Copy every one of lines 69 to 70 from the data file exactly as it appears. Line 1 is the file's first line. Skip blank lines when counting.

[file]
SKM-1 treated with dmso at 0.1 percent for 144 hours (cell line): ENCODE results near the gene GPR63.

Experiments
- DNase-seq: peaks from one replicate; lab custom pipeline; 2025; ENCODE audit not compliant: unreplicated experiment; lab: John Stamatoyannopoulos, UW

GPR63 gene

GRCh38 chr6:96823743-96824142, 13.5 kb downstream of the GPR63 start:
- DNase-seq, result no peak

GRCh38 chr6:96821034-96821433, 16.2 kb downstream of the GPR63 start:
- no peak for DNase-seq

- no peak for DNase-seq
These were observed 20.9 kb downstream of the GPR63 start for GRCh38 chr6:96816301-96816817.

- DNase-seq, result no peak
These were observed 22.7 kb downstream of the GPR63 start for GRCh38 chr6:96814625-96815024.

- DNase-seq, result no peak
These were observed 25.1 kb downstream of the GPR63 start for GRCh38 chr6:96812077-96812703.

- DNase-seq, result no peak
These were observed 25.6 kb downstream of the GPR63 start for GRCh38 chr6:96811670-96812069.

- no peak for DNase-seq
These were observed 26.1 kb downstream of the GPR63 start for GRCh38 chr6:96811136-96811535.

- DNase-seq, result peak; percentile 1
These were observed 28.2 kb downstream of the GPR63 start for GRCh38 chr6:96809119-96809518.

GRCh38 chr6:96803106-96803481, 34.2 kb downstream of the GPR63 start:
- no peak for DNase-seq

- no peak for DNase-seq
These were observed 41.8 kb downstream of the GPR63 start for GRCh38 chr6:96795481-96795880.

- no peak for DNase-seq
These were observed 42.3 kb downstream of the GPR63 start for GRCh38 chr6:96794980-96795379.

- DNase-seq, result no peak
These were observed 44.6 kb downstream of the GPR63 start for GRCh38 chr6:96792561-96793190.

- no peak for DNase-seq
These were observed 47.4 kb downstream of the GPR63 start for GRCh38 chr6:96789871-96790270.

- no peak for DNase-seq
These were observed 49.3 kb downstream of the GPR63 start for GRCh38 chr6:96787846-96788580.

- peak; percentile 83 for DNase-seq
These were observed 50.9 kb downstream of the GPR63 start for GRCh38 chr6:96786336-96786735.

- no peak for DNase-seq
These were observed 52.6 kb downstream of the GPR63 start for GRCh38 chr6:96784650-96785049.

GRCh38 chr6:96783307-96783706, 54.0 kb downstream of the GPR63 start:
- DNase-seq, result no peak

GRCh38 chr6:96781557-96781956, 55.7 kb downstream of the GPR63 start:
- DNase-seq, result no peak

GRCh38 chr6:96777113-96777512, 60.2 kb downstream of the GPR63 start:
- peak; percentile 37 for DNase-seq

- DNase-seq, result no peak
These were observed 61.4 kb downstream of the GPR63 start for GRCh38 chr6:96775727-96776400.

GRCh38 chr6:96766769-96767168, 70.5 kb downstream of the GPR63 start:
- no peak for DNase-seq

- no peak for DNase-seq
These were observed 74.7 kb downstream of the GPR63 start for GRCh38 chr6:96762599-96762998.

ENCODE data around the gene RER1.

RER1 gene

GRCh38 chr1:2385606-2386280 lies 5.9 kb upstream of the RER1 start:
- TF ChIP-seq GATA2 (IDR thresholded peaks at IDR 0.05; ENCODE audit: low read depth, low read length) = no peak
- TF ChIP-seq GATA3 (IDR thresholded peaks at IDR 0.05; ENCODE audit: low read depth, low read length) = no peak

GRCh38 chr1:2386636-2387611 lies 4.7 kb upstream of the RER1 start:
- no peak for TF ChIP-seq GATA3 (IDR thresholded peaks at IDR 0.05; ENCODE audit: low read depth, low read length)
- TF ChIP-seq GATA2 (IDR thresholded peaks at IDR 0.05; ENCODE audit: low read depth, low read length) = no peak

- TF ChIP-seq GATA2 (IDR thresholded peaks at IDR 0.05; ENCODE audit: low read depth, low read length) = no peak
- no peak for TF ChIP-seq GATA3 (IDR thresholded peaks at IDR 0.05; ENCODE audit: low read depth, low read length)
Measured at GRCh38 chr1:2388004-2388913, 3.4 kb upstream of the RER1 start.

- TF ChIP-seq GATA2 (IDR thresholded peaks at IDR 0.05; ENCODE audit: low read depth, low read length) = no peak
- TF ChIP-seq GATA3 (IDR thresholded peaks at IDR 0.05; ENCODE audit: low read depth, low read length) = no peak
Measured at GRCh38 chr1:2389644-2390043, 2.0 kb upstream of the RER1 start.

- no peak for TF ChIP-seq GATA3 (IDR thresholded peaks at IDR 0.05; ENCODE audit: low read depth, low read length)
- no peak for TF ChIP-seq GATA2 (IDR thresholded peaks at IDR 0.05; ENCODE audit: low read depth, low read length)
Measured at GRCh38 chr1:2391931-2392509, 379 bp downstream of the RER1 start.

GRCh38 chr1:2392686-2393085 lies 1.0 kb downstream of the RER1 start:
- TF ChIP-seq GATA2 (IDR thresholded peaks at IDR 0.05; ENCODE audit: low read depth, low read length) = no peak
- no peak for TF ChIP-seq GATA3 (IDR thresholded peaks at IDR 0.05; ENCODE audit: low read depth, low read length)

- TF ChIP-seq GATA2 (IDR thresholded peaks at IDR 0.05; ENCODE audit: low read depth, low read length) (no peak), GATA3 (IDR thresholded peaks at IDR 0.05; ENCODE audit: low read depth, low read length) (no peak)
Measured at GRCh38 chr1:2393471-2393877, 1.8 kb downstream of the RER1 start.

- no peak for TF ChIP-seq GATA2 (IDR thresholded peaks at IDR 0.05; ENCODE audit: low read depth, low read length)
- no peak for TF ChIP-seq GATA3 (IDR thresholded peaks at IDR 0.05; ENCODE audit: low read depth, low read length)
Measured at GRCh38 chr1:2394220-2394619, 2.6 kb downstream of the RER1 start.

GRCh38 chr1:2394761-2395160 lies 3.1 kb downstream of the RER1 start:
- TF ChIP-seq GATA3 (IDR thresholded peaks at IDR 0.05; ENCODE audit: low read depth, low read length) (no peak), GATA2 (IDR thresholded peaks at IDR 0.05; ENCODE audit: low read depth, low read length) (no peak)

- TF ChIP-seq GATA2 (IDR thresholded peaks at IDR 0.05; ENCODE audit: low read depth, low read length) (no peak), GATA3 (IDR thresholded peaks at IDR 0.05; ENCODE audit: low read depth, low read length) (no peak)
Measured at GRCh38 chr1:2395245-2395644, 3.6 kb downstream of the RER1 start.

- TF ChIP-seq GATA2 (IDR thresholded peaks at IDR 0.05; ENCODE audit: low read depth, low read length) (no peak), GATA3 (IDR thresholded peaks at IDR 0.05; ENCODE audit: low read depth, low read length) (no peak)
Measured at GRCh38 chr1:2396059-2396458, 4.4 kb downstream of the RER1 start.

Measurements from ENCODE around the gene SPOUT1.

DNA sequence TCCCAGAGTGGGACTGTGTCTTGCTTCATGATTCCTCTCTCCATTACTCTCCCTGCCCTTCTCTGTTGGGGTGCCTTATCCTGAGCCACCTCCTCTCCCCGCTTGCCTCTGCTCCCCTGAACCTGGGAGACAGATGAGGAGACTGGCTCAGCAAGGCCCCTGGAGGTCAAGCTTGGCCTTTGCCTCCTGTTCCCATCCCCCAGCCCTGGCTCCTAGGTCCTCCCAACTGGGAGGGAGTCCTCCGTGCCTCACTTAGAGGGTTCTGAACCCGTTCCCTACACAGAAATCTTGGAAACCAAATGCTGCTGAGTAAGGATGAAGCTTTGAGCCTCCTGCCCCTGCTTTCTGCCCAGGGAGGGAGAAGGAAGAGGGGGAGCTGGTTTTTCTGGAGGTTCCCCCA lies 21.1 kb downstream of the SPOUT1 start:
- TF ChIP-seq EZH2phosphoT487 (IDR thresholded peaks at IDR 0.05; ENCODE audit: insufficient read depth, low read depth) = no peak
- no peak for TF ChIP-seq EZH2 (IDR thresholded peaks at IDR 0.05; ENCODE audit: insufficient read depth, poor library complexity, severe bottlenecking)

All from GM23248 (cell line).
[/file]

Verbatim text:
- TF ChIP-seq GATA2 (IDR thresholded peaks at IDR 0.05; ENCODE audit: low read depth, low read length) (no peak), GATA3 (IDR thresholded peaks at IDR 0.05; ENCODE audit: low read depth, low read length) (no peak)
Measured at GRCh38 chr1:2393471-2393877, 1.8 kb downstream of the RER1 start.